Children with autism, by nature of the diagnosis, struggle greatly with communication and social skills. These children have fewer abilities to support their need for personal power and often rely heavily on protest behaviors to assert themselves. When adults recognize the disparity between need and the ability to independently gain that need, they can begin to provide the ingredients to support children.

Asking autistic children to engage through Structured Choice offers them the opportunity to feel empowered. Asking also avoids Telling. Providing Structured Choices instead of giving directions allows children with autism opportunities to communicate their interests. Concentrating on choice also prevents the temptation to embark on a yes/no, or accept/reject power struggle.

For instance, if Dad says to his son, “We are going outside. Do you want to wear your blue shoes or your black shoes?” Dad is asking for his son’s opinion while also indicating that he must wear shoes. The child’s mental focus here is on the choice. The child is not provided a direct request to “put on your shoes.” Telling children to follow directions focuses their attention on the command. When autistic children feel a loss of personal power, they often use protest behaviors to express their frustration.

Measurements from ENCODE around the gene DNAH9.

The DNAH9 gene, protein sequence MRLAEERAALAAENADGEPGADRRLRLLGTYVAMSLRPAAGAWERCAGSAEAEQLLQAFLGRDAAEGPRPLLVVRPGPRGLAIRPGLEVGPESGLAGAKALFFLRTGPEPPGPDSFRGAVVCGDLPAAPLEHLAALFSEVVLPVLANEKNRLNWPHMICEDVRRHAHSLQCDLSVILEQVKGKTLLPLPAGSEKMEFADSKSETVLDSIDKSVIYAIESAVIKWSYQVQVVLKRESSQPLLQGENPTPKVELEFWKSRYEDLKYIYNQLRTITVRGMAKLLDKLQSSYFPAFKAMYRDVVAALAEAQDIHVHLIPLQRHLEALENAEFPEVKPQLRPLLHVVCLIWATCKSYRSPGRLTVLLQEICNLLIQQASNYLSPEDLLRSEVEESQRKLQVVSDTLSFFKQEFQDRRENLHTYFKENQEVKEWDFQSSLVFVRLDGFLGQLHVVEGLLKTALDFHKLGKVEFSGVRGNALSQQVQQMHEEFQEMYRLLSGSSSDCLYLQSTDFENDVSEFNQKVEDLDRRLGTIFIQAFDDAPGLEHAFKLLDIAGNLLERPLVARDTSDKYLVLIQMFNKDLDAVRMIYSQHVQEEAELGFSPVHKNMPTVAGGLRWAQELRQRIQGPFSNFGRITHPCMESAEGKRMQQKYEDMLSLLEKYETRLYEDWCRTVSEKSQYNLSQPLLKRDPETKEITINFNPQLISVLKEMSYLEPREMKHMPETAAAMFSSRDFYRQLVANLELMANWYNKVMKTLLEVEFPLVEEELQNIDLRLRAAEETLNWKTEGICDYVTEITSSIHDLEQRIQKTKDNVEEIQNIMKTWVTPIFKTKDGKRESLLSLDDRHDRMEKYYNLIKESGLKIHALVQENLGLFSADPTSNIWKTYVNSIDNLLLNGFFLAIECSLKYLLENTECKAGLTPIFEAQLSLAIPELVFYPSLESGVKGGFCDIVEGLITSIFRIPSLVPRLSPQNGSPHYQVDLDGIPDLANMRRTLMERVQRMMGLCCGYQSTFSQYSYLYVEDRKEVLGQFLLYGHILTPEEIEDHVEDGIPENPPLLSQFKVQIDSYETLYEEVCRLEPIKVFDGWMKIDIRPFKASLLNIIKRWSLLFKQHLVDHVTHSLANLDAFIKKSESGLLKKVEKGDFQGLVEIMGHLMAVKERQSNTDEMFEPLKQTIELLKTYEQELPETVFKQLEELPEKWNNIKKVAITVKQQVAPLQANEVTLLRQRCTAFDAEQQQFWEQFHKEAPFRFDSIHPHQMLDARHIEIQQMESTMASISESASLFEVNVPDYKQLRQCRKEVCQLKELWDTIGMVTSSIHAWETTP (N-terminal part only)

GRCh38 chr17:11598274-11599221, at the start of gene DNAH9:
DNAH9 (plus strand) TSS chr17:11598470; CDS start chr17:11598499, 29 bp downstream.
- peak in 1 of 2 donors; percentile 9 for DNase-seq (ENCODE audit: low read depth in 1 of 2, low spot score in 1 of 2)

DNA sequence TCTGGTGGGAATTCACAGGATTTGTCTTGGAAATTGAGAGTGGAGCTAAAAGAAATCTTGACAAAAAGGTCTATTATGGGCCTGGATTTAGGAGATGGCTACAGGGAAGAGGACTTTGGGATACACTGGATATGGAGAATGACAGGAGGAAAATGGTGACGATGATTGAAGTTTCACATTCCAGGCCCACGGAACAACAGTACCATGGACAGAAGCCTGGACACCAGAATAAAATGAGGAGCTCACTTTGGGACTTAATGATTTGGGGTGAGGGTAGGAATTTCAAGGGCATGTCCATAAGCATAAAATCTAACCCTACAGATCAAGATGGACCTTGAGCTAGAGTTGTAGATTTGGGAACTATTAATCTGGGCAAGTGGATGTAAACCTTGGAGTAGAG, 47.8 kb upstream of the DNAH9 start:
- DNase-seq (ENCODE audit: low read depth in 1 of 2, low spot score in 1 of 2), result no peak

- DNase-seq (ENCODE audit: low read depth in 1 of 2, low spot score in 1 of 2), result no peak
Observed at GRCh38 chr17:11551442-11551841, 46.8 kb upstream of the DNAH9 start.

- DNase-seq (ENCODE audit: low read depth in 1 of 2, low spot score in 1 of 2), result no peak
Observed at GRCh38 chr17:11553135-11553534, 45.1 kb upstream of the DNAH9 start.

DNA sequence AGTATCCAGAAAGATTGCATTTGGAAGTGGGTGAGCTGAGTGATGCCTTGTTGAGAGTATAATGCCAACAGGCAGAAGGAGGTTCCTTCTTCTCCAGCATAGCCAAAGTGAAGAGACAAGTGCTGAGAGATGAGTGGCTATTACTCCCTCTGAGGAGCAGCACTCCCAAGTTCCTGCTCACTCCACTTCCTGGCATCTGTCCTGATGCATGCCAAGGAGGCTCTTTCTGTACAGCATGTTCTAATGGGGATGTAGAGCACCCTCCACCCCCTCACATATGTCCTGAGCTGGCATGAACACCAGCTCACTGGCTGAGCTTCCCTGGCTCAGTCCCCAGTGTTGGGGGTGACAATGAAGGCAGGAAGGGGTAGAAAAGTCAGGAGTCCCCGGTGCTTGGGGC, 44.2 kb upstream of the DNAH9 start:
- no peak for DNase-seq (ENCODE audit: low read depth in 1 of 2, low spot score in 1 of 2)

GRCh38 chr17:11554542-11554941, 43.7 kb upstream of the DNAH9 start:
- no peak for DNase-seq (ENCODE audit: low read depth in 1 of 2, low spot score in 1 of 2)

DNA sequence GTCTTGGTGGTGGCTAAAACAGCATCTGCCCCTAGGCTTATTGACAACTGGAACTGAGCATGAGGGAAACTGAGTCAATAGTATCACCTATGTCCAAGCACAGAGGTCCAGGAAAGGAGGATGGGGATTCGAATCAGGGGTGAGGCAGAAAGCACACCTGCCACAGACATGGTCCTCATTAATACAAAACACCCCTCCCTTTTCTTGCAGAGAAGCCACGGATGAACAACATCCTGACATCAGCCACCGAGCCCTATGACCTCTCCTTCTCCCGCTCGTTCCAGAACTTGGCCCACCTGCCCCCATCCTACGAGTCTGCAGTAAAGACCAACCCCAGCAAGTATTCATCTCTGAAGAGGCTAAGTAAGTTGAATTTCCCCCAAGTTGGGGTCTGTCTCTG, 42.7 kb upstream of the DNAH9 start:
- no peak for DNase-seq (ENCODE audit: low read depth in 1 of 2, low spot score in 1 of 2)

Focusing children’s attention on a choice instead of an expectation is a substantial gift to both child and adult. This gift honors the child’s need to experience personal power while allowing adults to set limits. If children feel empowered, they engage cooperatively. Relating cooperatively results in positive interactions.

Providing many opportunities throughout the day for a child to make Structured Choices can diminish the number of difficult interactions and build a mountain of positive experiences. Enhancing interactions by Leading with Choice makes for enjoyable relationships.

How is Structured Choice delivered?

Structured Choice is a simple strategy to learn. It is designed to be a quick and easy way to support children’s cooperative interactions. It takes no special materials. All that is needed is a willing spirit and some small tweaks in vocabulary and approach to communicating.